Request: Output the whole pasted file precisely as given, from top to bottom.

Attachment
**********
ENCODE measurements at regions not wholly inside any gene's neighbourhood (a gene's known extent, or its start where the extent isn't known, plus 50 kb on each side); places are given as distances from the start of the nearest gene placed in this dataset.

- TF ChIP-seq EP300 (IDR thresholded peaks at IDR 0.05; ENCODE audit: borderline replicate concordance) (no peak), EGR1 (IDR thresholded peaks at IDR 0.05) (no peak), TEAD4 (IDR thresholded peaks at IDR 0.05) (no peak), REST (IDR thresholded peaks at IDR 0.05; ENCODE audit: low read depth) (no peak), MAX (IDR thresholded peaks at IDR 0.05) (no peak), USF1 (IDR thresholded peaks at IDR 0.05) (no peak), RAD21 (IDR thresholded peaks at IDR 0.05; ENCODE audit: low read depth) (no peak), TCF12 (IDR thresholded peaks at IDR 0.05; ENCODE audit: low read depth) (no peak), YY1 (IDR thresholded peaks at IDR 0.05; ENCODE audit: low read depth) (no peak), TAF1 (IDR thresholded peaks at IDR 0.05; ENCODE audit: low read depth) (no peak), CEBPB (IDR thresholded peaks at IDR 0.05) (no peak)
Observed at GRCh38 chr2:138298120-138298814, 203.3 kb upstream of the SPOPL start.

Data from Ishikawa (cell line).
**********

ENCODE measurements at regions not wholly inside any gene's neighbourhood (a gene's known extent, or its start where the extent isn't known, plus 50 kb on each side); places are given as distances from the start of the nearest gene placed in this dataset.

- TF ChIP-seq EP300 (IDR thresholded peaks at IDR 0.05; ENCODE audit: borderline replicate concordance) (no peak), EGR1 (IDR thresholded peaks at IDR 0.05) (no peak), TEAD4 (IDR thresholded peaks at IDR 0.05) (no peak), REST (IDR thresholded peaks at IDR 0.05; ENCODE audit: low read depth) (no peak), MAX (IDR thresholded peaks at IDR 0.05) (no peak), USF1 (IDR thresholded peaks at IDR 0.05) (no peak), RAD21 (IDR thresholded peaks at IDR 0.05; ENCODE audit: low read depth) (no peak), TCF12 (IDR thresholded peaks at IDR 0.05; ENCODE audit: low read depth) (no peak), YY1 (IDR thresholded peaks at IDR 0.05; ENCODE audit: low read depth) (no peak), TAF1 (IDR thresholded peaks at IDR 0.05; ENCODE audit: low read depth) (no peak), CEBPB (IDR thresholded peaks at IDR 0.05) (no peak)
Observed at GRCh38 chr2:138298120-138298814, 203.3 kb upstream of the SPOPL start.

Data from Ishikawa (cell line).